Can a Cell Phone Manufacturer be Held Liable for Texting While Driving Crashes?
By David Carnes, Staff Writer
Can a cell phone manufacturer be forced to pay damages to the victim of an auto accident when a negligent driver causes a crash while texting on one of the manufacturer’s phones? Three plaintiffs in Texas are trying to find out. A 2015 lawsuit styled Meador v. Apple. Inc. alleges that Apple should pay damages for the wrongful deaths suffered when Ashley Kubiak plowed into an SUV while checking her iPhone messages.
The lawsuit is based on a product liability theory, and it alleges that Apple failed to incorporate features into its iPhone that would have prevented the negligent driver from using its product while driving. In fact, at the time of the accident Apple had already been granted a patent on a device that can “lock out” a cell phone that is moving and in use by a driver, yet Apple did not install the technology on its iPhones for fear of losing business to competitors.
To win a product liability case like Meador v. Apple, Inc., the plaintiff must prove the existence of a design defect in the product. Although the law differs from state to state, this generally means that there was a foreseeable risk that the product could cause harm even if it was both manufactured and used by the consumer as intended by the designer. In most states, the plaintiff must also prove that:
- a reasonable alternative design was available;
- the manufacturer had the ability to manufacture the product according to the alternative design; and
- the alternative design was economically feasible and would not defeat the purpose of the product.
The most obvious defense to this lawsuit would be that an iPhone was not intended to be used while driving, and that Apple should not shoulder liability for the misuse of its products.
Since the problem with Apple’s patented “lock out” mechanism was that its technology was not advanced enough to ensure that it would not “lock out” the phone of someone sitting in the passenger’s seat, Apple might also argue that installation of the lock out mechanism would defeat the purpose of the cell phone by preventing its use on many occasions when the user was not driving. Apple might also argue that the mechanism is not economically feasible because its installation would prompt users to switch their business to competitors like Samsung.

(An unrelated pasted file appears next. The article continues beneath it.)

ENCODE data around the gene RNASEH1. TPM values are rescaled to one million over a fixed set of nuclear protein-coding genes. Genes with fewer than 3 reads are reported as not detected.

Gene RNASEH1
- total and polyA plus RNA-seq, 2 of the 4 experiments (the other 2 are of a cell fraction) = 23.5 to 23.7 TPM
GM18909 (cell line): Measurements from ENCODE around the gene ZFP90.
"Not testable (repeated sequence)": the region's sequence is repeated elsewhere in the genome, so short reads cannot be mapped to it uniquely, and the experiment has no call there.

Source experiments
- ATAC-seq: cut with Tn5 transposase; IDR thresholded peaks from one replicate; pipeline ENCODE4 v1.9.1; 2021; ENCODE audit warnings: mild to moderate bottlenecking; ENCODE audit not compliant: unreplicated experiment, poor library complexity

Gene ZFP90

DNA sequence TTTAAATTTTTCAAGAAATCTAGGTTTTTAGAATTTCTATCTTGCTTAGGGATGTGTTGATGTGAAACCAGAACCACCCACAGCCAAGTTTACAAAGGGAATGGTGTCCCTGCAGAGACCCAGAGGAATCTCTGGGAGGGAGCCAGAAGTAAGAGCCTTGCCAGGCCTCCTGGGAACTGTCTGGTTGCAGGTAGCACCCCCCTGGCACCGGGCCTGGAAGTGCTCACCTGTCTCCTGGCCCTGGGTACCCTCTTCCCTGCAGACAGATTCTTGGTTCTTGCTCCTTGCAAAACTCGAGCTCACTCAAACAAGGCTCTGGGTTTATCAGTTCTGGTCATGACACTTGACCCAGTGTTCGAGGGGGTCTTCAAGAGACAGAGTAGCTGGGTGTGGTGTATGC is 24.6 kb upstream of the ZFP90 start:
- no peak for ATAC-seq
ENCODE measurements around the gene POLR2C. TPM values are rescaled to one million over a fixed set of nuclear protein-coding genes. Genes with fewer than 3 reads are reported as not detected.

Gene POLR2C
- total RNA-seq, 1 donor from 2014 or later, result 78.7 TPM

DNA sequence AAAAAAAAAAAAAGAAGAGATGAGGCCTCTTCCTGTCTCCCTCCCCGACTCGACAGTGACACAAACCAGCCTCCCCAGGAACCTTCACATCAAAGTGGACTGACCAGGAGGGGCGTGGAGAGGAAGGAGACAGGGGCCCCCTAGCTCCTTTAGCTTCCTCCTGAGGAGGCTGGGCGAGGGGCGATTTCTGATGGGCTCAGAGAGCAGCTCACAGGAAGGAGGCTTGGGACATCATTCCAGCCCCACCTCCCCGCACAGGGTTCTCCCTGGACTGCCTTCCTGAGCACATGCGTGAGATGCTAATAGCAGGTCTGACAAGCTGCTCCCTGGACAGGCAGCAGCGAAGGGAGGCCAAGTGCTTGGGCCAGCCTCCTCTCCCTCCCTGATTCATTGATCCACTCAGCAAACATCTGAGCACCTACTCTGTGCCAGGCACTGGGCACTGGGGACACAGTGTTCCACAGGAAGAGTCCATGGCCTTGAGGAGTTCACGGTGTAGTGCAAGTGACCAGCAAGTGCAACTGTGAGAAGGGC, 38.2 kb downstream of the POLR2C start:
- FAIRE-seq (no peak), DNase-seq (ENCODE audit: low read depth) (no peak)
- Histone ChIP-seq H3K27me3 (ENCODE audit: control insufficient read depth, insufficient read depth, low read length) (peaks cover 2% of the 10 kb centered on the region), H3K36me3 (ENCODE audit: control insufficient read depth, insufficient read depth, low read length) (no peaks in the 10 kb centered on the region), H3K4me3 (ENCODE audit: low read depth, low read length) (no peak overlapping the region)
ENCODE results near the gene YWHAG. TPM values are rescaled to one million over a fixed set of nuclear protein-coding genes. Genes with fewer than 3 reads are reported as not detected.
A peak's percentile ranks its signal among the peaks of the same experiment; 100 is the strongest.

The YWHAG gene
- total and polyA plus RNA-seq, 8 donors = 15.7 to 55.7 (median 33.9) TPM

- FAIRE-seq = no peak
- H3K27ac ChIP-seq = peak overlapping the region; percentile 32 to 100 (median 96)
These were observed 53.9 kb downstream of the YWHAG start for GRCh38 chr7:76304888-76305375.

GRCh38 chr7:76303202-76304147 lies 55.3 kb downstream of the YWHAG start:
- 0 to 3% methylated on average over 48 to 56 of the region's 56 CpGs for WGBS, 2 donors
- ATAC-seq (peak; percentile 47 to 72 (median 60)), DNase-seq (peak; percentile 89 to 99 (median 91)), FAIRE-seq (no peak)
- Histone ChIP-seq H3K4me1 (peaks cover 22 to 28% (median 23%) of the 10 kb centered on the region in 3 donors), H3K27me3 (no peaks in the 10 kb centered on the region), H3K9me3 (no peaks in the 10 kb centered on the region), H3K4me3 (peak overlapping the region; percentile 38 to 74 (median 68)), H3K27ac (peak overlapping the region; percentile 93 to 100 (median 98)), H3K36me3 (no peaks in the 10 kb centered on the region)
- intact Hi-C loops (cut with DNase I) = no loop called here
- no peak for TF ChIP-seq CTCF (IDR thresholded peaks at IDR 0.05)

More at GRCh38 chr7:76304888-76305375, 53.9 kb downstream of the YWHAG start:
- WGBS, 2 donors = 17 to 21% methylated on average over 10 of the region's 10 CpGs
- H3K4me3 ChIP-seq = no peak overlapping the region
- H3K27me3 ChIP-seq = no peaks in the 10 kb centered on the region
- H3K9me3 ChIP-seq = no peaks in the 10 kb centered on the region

Most legal scholars doubt that this lawsuit will succeed. Some argue that the problem is best resolved by the legislatures rather than the courts – if all cell phone manufacturers are required to install lock out mechanisms, call phone manufacturers will not have to worry about losing market share to a competitor by installing the device.
Advances in technology over the next few years could allow a more accurate lock out mechanism that would not kick in when the user is not driving. A technological solution would render a lock out mechanism more economically feasible for manufacturers and more convenient for users, which might in turn inspire states to pass legislation requiring these mechanisms. Nevertheless, the fundamental legal question will remain – to what extent should the manufacturer of a product be held responsible for the negligent use of the product by an end user?